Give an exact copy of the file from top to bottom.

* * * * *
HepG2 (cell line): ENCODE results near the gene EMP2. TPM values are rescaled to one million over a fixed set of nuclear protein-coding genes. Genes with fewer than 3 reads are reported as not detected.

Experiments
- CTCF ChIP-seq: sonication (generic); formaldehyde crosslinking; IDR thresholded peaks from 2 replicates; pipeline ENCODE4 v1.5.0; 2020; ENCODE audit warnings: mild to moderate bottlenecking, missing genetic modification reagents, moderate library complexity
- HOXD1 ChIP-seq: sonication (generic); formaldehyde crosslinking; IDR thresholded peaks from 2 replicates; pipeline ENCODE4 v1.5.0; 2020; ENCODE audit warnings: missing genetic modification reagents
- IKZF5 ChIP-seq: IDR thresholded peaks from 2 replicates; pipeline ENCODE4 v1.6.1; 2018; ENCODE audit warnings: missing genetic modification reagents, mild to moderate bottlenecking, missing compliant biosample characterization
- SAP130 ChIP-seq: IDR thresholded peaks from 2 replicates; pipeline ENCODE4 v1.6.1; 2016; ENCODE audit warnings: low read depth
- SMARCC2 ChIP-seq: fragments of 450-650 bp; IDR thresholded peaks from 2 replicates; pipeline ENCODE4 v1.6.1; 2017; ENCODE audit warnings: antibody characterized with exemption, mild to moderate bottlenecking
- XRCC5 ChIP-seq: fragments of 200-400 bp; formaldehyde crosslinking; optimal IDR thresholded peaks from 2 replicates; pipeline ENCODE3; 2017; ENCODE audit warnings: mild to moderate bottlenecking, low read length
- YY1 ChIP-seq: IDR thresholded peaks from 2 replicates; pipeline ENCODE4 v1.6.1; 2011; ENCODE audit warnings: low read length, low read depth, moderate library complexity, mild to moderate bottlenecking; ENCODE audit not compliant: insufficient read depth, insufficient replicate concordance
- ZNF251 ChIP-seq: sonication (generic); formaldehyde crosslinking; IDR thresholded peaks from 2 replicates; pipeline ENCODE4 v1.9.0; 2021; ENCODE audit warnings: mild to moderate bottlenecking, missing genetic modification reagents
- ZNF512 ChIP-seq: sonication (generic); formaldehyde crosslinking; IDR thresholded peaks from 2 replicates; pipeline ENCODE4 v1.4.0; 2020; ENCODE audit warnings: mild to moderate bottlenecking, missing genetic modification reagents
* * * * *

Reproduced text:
HepG2 (cell line): ENCODE results near the gene EMP2. TPM values are rescaled to one million over a fixed set of nuclear protein-coding genes. Genes with fewer than 3 reads are reported as not detected.

Experiments
- CTCF ChIP-seq: sonication (generic); formaldehyde crosslinking; IDR thresholded peaks from 2 replicates; pipeline ENCODE4 v1.5.0; 2020; ENCODE audit warnings: mild to moderate bottlenecking, missing genetic modification reagents, moderate library complexity
- HOXD1 ChIP-seq: sonication (generic); formaldehyde crosslinking; IDR thresholded peaks from 2 replicates; pipeline ENCODE4 v1.5.0; 2020; ENCODE audit warnings: missing genetic modification reagents
- IKZF5 ChIP-seq: IDR thresholded peaks from 2 replicates; pipeline ENCODE4 v1.6.1; 2018; ENCODE audit warnings: missing genetic modification reagents, mild to moderate bottlenecking, missing compliant biosample characterization
- SAP130 ChIP-seq: IDR thresholded peaks from 2 replicates; pipeline ENCODE4 v1.6.1; 2016; ENCODE audit warnings: low read depth
- SMARCC2 ChIP-seq: fragments of 450-650 bp; IDR thresholded peaks from 2 replicates; pipeline ENCODE4 v1.6.1; 2017; ENCODE audit warnings: antibody characterized with exemption, mild to moderate bottlenecking
- XRCC5 ChIP-seq: fragments of 200-400 bp; formaldehyde crosslinking; optimal IDR thresholded peaks from 2 replicates; pipeline ENCODE3; 2017; ENCODE audit warnings: mild to moderate bottlenecking, low read length
- YY1 ChIP-seq: IDR thresholded peaks from 2 replicates; pipeline ENCODE4 v1.6.1; 2011; ENCODE audit warnings: low read length, low read depth, moderate library complexity, mild to moderate bottlenecking; ENCODE audit not compliant: insufficient read depth, insufficient replicate concordance
- ZNF251 ChIP-seq: sonication (generic); formaldehyde crosslinking; IDR thresholded peaks from 2 replicates; pipeline ENCODE4 v1.9.0; 2021; ENCODE audit warnings: mild to moderate bottlenecking, missing genetic modification reagents
- ZNF512 ChIP-seq: sonication (generic); formaldehyde crosslinking; IDR thresholded peaks from 2 replicates; pipeline ENCODE4 v1.4.0; 2020; ENCODE audit warnings: mild to moderate bottlenecking, missing genetic modification reagents